A version of RayStorm, released by CyberFront for Microsoft Windows-based personal computers, was based on the PlayStation release. D3 Publisher released a compilation that included RayStorm,[clarification needed] but did not contain the Extra Mode or arranged music. The PlayStation 2 versions of Taito Memories and Taito Legends 2 only includes the game's Arcade Mode.[citation needed]


Critical response[edit]

Reception (PlayStation)
Aggregate score
Review scores
GameSpot7.8 out of 10[13]
IGN7.5 out of 10[2]
Next Generation3/5 stars[27]

In Japan, Game Machine listed RayStorm on their September 1, 1996 issue as being the fourth most-successful arcade game of the year.[28]

GameSpot's review of its Japanese release called it "easily the best shooter currently available on the PlayStation". The website's staff praised its "Intense lighting effects and marvelous explosions [that] fill the screen" and its two soundtracks by Zuntata, but said some of the music lacks "the urgency and intensity you'd expect from a fast-paced shooter." They added that "even with variable difficulty settings, the game is nowhere near as difficult as its predecessor [RayForce]. Additionally, the main weapon doesn't seem to be as much of a necessity as it was in the original."[13] Reviewing the North American release, Dan Hsu of Electronic Gaming Monthly agreed that the game provides no impetus for using anything other than the lock-on attack, and is generally lacking in variety of weapons and power-ups. He summed up that "Playing RayStorm is like dating a gorgeous girl with zero brains. It sure looks good, and it's a lot of fun for a short while, but you'll soon realize that you'll be wanting more out of it." His co-reviewers Crispin Boyer and Sushi-X were more positive, as they focused solely on the graphics and music.[25] Scarry Larry of GamePro, however, said the music "tries to impress but comes up short." Similarly to Hsu, he found the graphics cutting edge and attractive but the gameplay too dated to appeal to fans of modern shooters.[29]

IGN criticized the game's similarities to Xevious 3D/G+ and called it "a little short", but said that it has "amazing graphics, excellent music, and solid gameplay".[2] Next Generation also noted the similarity to Xevious 3D/G+ but said RayStorm distinguished itself by having "a heavy anime influence, mainly in the form of powerful Macross-like mech bosses that will be sure to set the fan boy contingent drooling." He supported the overwhelming consensus that the graphics are the highlight of the game, and concluded, "There's no escaping the debt this game owes to Xevious - and just about every other shooter since - but if the proof of a modern shooter is in its design, then RayStorm is well-proven indeed."[27]


The arcade game RayCrisis, released by Taito two years later, has R-Gray-like "Wave Riders" for the player to use, and its home versions include R-Grays 1 and 2 as hidden ships.

In April 2007, Taito released Furu Furu Park, a collection of minigames inspired by the company's arcade games, for Nintendo's Wii game console. Gaming website GameDaily said that its RayStorm minigame "requires some very strong bullet-dodging skills", but some of its other minigames are "way too easy".[30]


  1. ^ "Raystorm". Working Designs. Archived from the original on 2004-11-12. Retrieved 2008-08-23.
  2. ^ a b c d IGN Staff (1997-09-11). "RayStorm Review". IGN. Retrieved 2008-08-21.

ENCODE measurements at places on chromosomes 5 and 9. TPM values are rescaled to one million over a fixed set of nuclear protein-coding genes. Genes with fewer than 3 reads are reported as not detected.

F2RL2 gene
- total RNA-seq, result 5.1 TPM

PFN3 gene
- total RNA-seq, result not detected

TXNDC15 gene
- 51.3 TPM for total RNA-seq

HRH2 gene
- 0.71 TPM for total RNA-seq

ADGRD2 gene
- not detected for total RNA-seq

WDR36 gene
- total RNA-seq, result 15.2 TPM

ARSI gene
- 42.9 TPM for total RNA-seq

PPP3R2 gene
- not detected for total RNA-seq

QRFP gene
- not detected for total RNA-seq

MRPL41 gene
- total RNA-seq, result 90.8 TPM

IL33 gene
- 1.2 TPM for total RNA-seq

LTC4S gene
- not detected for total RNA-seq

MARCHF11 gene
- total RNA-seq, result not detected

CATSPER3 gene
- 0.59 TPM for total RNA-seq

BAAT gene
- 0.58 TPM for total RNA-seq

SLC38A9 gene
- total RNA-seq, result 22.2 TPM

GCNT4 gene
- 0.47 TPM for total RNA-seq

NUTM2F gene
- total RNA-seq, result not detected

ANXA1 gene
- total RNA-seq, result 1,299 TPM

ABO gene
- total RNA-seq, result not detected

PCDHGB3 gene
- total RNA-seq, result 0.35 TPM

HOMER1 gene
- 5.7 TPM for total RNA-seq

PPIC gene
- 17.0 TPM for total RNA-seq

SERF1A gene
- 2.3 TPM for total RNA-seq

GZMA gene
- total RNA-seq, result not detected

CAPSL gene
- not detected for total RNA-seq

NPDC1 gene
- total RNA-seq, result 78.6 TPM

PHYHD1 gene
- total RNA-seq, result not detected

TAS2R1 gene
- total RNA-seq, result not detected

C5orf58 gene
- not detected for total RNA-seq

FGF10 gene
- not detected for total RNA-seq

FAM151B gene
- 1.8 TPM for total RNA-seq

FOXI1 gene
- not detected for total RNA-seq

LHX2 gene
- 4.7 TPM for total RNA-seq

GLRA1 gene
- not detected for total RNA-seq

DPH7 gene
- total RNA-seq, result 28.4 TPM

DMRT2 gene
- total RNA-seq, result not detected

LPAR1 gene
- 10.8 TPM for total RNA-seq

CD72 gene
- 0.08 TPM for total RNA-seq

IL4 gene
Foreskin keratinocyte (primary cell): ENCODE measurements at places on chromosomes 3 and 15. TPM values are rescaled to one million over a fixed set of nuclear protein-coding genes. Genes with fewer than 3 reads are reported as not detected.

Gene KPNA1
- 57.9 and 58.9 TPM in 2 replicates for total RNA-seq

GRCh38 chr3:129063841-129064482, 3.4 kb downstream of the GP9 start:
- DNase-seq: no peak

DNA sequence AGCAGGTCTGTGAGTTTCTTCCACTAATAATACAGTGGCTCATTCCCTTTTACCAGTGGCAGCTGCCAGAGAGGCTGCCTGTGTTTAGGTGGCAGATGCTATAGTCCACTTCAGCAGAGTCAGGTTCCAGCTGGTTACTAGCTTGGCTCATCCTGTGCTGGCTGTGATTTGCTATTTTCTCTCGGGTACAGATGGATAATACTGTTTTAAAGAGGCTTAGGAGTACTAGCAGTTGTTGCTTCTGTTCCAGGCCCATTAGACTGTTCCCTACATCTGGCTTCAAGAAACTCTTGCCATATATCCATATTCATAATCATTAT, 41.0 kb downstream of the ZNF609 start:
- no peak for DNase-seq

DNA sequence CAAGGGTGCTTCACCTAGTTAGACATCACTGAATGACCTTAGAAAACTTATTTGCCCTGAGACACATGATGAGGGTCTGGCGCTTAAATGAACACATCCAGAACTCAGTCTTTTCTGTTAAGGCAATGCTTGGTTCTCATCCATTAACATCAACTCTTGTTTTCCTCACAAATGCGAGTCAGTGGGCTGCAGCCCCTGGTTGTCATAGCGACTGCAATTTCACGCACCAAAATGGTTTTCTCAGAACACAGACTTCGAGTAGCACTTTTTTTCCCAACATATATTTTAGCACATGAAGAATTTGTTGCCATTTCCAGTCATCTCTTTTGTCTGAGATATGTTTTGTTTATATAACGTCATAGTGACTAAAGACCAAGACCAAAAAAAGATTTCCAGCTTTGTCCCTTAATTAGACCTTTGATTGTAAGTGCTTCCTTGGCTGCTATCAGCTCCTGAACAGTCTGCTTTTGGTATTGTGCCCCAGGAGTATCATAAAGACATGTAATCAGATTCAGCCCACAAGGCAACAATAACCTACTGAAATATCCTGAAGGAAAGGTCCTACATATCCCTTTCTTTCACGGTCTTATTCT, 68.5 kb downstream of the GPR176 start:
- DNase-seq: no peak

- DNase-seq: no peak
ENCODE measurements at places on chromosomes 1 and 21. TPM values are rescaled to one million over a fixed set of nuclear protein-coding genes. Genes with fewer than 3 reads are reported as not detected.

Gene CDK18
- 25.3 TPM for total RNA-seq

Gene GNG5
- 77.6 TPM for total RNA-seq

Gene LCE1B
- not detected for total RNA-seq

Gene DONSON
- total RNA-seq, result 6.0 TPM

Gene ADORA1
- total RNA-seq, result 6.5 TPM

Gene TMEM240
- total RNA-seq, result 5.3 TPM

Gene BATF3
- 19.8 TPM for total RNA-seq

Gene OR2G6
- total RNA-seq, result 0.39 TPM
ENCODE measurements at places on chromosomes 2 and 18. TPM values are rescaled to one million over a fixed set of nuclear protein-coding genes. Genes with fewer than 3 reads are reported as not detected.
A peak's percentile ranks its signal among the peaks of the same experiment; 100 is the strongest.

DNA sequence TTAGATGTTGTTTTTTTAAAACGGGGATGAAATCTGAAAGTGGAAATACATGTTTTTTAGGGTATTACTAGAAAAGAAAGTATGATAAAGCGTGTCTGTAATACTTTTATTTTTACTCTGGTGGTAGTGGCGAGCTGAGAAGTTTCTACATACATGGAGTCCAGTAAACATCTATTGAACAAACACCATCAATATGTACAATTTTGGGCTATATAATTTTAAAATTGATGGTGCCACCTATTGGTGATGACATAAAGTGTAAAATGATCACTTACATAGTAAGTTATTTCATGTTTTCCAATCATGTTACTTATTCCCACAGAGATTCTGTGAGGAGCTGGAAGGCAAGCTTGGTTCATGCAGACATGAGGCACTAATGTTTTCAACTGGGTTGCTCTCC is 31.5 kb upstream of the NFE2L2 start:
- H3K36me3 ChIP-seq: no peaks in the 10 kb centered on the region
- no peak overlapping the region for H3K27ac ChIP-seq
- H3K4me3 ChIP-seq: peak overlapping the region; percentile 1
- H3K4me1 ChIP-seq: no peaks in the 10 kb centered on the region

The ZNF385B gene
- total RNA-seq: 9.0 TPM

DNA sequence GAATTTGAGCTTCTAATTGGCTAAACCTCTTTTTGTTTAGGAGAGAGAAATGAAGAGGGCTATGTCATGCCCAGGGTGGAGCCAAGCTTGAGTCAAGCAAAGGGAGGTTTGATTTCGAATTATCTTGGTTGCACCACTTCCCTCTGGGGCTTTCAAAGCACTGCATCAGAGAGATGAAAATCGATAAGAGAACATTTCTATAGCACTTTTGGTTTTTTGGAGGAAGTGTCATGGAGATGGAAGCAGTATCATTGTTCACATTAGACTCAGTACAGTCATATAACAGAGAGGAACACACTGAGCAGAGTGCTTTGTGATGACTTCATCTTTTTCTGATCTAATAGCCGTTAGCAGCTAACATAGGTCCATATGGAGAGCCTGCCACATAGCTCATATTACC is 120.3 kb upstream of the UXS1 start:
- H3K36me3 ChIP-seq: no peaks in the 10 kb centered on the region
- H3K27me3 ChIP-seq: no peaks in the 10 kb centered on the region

3. ^ a b "Model 3: Sega Affirms Arcade Supremacy". Next Generation. No. 17. Imagine Media. May 1996. p. 17.
  4. ^ Working Designs, ed. (1997). RayStorm North American instruction manual. Working Designs. p. 6. SLUS-00482.
  5. ^ a b "あの名作シューティングが蘇る! タイトー,PS3/X360「RAYSTORM HD」を2009年秋に発売。プロモムービーをUp(RAYSTORM HD)" (in Japanese). Retrieved October 13, 2009.
  6. ^ Working Designs, ed. (1997). RayStorm North American instruction manual. Working Designs. p. 17. SLUS-00482. (This page states that stage 7 and 8 take place on August 4, while the game itself states "August 7" at the beginning of the seventh stage.)
  7. ^ Working Designs, ed. (1997). RayStorm North American instruction manual. Working Designs. p. 4. SLUS-00482.
  8. ^ "RayStorm Release Information for Arcade Games". GameFAQs. Retrieved 2008-08-26.
  9. ^ "RayForce Release Information for Arcade Games". GameFAQs. Retrieved 2008-08-26.
  10. ^ "About ZUNTATA (ZUNTATAについて)" (in Japanese). Taito Corporation. Retrieved 2008-08-26. "TAITO GAME MUSIC Vol.2 DAIRUS" (Alpha Records) is released. The name ZUNTATA is used for the first time on this album. (「TAITO GAME MUSIC Vol.2 DAIRUS」(アルファレコード)リリース。ZUNTATAの名称はこのアルバムで初めて使われた。)
  11. ^ "RAYSTORM" (in Japanese). Taito Corporation. Retrieved 2008-09-05.
  12. ^ "Tokyo Game Show '96: Japan Shows Off". Next Generation. No. 24. Imagine Media. December 1996. p. 16.
  13. ^ a b c Ricciardi, John (1997-03-06). "RayStorm for PlayStation Review". GameSpot. Retrieved November 9, 2018.
  14. ^ "Game Industry Rebounds". GamePro. No. 88. IDG. January 1996. pp. 22–23.
  15. ^ a b "Why RayStorm on the PS?". Electronic Gaming Monthly. No. 95. Ziff Davis. June 1997. p. 92.
  16. ^ a b c d e Working Designs, ed. (1997). RayStorm North American instruction manual. Working Designs. p. 20. SLUS-00482.
  17. ^ "In the Studio". Next Generation. No. 30. Imagine Media. June 1997. p. 19.
  18. ^ "Victor Ireland on Lunar 2". IGN. 2000-11-10. Retrieved 2008-08-23. Spaz is done. RayCrisis was the last game for that label.
  19. ^ "Interactive CD Sampler Volume 4". lockshaw13's PSone & PlayStation 2 US Demo Page. Retrieved 2008-08-23.
  20. ^ Tanaka, John (2008-06-25). "Square Enix Titles Downloadable to PSP, PS3". IGN. Retrieved 2008-08-24.
  21. ^ "RayStorm HD". Retrieved October 13, 2009.
  22. ^ "Taito Memories Gekan". IGN. Retrieved 2008-08-22.
  23. ^ "Sourcenext: G-Darius(R)+Raystorm Pack (ソースネクスト:Gダライアス(R)+レイストームパック Sōsunekusuto: G Daraiasu(R)+Reisutōmupakku)" (in Japanese). Sourcenext Corporation. Retrieved 2008-08-21.
  24. ^ "The Double Shooting". IGN. Retrieved 2008-08-22.
  25. ^ a b "Review Crew: RayStorm". Electronic Gaming Monthly. No. 97. Ziff Davis. August 1997. p. 52.
  26. ^ "RayStorm (psx: 1997): Reviews". Metacritic. Retrieved November 9, 2018.
  27. ^ a b "Finals: Raystorm". Next Generation. No. 34. Imagine Media. October 1997. p. 171.
  28. ^ "Game Machine's Best Hit Games 25 - TVゲーム機ーソフトウェア (Video Game Software)". Game Machine (in Japanese). No. 525. Amusement Press, Inc. 1 September 1996. p. 21.
  29. ^ "PlayStation ProReview: RayStorm". GamePro. No. 109. IDG. October 1997. p. 145.
  30. ^ Workman, Robert (2008-01-29). "Furu Furu Park on Wii Review". GameDaily. AOL, LLC. Retrieved 2008-08-29.